Friday, November 5, 2010

What's the Matter with Torture?

October 7, 2010 The New Yorker
Who Needs Torture? Posted by Amy Davidson
Some of the responses to the exclusion of a witness from the trial of Ahmed Ghailani—let’s take Liz Cheney’s, for an easy, blatant example—seem to assume that if torture plus due process equals difficulty getting a conviction, then there is a problem with due process. No: there is a problem with torture. There are many problems with it, actually (moral, epistemological, political). But we are all weak and the idea of beating up or drowning a person can be tempting, apparently. That is why the penalties for torture have to be very high. One practical reason not to torture people is that it messes up prosecutions.

Liz Cheney wrote to TPM that

By insisting on trying Ahmed Ghailani in civilian court with full constitutional rights, instead of by military commission, President Obama and Attorney General Holder are jeopardizing the prosecution of a terrorist who killed 224 people at U.S. Embassies in Kenya and Tanzania…. If the American people needed any further proof that this Administration’s policy of treating terrorism like a law enforcement matter is irresponsible and reckless, they received it today.

Really, we received proof that the Bush Administration’s use of torture was irresponsible and reckless. What is Cheney actually saying about military commissions? If the exclusion of evidence gained by torture is “proof” of the need for military commissions, does that mean that they are necessary because they allow us to torture? All the more reason to avoid them. (And there are some limits even there: Charles Stimson, a former Bush Administration official, told the Washington Post that “It’s not clear the outcome would have been any different in a commission.”) What is so desirable about torture that we would create contorted legal structures—and throw away ones that have served us well—as tools for torturing?

Let’s even assume, for the sake of argument, that the information you get from torture is sometimes accurate. When someone will say anything to make torture stop, how do we know which things he says are good or not? More torture?

The defense, by the way, does not just get to cry torture and get things thrown out. From Judge Lewis Kaplan’s order:

The Court has had the benefit of extensive evidentiary submissions, a three-day hearing at which Abebe and representatives of the Federal Bureau of Investigation, the CIA, the Tanzanian National Police testified, legal briefs, and skilled argument. On the basis of that record—including importantly its assessment of the credibility of the only witnesses called to testify who actually were present when Abebe was persuaded to confess his role, to implicate Ghailani, and to cooperate with authorities—it now finds and concludes that the government has failed to prove that Abebe’s testimony is sufficiently attenuated from Ghailani’s coerced statements to permit its receipt in evidence.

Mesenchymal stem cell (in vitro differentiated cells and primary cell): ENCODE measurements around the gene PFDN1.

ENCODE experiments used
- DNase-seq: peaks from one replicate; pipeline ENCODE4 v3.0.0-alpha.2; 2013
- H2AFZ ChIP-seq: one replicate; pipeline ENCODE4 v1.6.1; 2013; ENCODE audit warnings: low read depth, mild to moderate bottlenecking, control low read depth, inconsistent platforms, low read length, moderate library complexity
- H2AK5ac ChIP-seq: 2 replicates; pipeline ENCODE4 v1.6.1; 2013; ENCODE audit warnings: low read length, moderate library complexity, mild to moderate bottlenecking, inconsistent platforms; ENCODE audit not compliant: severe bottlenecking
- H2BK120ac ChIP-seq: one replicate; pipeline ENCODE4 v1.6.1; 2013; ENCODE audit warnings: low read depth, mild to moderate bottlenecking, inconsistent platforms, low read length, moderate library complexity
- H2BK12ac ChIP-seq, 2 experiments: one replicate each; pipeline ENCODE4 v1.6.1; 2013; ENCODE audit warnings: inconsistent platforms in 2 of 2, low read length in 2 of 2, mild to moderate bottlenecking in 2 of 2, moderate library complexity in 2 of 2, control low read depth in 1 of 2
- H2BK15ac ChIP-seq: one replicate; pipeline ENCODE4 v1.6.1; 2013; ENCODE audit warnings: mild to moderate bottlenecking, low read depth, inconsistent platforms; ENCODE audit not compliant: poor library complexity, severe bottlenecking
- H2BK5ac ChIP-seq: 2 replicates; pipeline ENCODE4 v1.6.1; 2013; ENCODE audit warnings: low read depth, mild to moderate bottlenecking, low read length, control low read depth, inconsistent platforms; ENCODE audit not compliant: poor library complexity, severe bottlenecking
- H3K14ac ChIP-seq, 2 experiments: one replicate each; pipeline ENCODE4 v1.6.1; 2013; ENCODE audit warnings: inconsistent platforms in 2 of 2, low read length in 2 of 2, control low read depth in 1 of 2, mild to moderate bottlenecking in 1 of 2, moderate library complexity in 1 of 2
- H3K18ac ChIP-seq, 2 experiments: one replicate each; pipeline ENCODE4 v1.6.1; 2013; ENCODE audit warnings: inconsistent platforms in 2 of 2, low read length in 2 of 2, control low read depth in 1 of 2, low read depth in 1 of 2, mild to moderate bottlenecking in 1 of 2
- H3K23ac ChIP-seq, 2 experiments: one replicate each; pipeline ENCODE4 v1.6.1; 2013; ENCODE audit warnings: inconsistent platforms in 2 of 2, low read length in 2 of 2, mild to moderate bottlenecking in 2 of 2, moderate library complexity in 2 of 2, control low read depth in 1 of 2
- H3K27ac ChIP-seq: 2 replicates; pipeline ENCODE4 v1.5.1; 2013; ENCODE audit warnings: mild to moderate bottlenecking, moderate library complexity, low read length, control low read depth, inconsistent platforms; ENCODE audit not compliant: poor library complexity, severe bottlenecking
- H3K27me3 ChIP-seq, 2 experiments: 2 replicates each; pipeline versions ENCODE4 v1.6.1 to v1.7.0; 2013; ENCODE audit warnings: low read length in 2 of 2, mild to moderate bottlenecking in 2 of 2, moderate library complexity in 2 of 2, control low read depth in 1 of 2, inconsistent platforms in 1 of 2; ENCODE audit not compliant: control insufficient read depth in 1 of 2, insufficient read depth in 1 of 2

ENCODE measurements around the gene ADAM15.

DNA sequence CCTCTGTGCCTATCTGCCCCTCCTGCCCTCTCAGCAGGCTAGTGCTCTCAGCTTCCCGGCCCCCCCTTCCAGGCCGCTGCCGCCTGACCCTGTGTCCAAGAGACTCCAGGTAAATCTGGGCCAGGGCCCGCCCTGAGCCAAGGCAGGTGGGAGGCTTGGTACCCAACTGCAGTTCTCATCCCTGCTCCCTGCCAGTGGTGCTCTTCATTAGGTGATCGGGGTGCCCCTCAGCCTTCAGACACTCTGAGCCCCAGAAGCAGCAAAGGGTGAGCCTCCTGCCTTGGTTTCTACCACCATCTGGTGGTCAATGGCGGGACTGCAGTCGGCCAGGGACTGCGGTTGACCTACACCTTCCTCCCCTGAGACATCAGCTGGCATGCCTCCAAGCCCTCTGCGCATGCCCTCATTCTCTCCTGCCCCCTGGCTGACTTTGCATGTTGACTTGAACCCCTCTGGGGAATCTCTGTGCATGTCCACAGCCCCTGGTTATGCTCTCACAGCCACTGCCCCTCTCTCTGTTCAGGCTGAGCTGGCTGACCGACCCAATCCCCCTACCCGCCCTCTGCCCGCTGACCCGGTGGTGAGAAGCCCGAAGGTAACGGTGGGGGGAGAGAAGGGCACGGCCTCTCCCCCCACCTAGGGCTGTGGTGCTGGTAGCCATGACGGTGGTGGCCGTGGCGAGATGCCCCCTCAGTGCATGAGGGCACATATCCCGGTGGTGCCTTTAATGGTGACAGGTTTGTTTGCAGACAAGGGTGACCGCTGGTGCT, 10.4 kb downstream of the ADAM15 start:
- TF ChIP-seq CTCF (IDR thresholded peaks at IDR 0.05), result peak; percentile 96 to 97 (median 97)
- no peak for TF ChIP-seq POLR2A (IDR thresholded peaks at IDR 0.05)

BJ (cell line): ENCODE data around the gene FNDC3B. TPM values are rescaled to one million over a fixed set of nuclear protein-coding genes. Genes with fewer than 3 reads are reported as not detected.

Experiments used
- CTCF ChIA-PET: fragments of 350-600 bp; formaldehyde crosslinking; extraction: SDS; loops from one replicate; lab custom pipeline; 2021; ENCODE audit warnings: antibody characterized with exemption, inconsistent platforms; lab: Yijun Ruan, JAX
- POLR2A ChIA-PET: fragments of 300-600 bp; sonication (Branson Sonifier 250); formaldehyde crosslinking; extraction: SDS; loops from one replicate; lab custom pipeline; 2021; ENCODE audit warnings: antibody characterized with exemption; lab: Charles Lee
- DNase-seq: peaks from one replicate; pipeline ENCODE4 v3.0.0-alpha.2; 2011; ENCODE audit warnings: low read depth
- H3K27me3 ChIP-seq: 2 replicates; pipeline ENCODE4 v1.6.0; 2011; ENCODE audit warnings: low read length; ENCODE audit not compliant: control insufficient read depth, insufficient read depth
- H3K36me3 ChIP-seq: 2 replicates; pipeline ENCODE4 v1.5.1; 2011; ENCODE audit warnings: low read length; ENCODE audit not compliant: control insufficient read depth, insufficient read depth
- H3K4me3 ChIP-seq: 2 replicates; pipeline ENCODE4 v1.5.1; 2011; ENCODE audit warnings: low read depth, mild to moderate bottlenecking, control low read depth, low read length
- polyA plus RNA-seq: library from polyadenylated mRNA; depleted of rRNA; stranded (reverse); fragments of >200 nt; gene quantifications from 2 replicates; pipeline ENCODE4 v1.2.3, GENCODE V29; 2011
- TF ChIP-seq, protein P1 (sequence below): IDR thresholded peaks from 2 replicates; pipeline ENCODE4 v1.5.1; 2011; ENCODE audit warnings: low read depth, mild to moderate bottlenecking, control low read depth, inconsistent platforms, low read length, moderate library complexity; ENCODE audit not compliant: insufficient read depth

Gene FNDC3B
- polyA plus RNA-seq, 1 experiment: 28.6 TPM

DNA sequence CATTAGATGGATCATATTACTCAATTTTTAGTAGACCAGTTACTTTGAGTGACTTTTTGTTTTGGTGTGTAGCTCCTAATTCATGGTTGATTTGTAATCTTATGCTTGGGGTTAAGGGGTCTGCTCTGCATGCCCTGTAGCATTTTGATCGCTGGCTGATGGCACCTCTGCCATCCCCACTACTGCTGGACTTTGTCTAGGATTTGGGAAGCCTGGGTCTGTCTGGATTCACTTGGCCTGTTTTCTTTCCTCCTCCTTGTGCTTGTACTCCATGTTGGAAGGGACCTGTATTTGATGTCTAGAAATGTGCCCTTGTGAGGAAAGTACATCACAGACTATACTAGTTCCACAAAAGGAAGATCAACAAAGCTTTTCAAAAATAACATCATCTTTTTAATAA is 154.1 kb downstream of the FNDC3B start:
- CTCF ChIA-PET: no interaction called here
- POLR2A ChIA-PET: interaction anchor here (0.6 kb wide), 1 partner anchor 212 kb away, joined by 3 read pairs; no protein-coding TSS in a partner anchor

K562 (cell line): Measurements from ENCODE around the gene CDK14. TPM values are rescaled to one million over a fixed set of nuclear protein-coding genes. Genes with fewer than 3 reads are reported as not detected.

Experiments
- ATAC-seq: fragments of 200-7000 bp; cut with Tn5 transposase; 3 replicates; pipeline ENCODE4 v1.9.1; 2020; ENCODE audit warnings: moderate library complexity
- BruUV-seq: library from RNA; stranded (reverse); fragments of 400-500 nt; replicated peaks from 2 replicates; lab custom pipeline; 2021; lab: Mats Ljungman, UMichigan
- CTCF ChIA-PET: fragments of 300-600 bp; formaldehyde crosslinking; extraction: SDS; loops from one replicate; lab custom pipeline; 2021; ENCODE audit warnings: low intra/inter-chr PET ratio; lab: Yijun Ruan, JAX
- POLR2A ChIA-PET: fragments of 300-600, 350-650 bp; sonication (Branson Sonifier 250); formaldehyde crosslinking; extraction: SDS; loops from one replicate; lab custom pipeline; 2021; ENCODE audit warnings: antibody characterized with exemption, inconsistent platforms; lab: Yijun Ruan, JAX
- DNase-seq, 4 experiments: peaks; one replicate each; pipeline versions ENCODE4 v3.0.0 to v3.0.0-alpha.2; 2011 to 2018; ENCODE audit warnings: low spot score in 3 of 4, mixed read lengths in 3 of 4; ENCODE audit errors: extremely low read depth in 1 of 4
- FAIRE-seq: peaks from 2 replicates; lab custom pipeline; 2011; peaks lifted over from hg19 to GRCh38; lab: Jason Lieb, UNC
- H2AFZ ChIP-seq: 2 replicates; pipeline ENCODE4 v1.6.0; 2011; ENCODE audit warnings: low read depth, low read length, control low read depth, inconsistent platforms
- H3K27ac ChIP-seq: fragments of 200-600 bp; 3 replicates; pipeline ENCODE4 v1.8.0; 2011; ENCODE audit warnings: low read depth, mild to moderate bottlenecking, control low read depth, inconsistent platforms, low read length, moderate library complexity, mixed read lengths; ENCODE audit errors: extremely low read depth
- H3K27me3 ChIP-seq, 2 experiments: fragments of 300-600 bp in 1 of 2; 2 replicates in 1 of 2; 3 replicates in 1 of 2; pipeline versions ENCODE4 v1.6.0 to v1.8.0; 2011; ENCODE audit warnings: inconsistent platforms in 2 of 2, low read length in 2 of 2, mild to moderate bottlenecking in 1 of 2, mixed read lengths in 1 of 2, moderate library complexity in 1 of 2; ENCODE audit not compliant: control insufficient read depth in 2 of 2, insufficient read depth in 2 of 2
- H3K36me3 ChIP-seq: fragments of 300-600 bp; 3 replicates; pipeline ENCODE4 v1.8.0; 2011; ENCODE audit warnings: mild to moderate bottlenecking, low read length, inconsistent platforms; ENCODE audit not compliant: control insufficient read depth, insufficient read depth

The issue was attenuation because the prosecution did not even contest that Ghailani had been “coerced.” (One also wonders how Abebe, who was expected to testify that he had sold TNT to Ghailani, was “persuaded.”) More from Kaplan:

The Court has not reached this conclusion lightly. It is acutely aware of the perilous nature of the world in which we live. But the Constitution is the rock upon which our nation rests. We must follow it not only when it is convenient, but when fear and danger beckon in a different direction. To do less would diminish us and undermine the foundation upon which we stand.

When you lose a game because of fairly called penalties you don’t blame the penalties; you blame the fouls. And it’s not like this game is over: Ghailani is still on trial, and one would think that the government has some other evidence against him. It should: it won an indictment against him in 1998, and chased him for six years before even learning Abebe’s name. If we’d caught him in the beginning, without the benefit of secret prisons or Guantánamo, we still could have dealt with him, in America and on American terms. He has been in New York for several months now, and the city is doing all right.

It is also interesting to contrast the discreet exclusion of a single witness because of torture—while the prosecution itself proceeds—with the way both the Bush and Obama Administrations have been able to get entire cases thrown out by invoking the state-secrets privilege. Courts do know how to act surgically, if they are allowed to.

So why does it bother Liz Cheney so much that an accused murderer would be tried for his crimes in a real, solid court? Is it simply because it belies the need for fake courts and indefinite detention? (That setup has yielded hardly any completed prosecutions.) Or is the idea that we have to use military commissions so that no one will know what we did in the years after September 11th? Building a system that, going forward, will undermine the rule of law is no way to deal with the past. Courts can do that, too.

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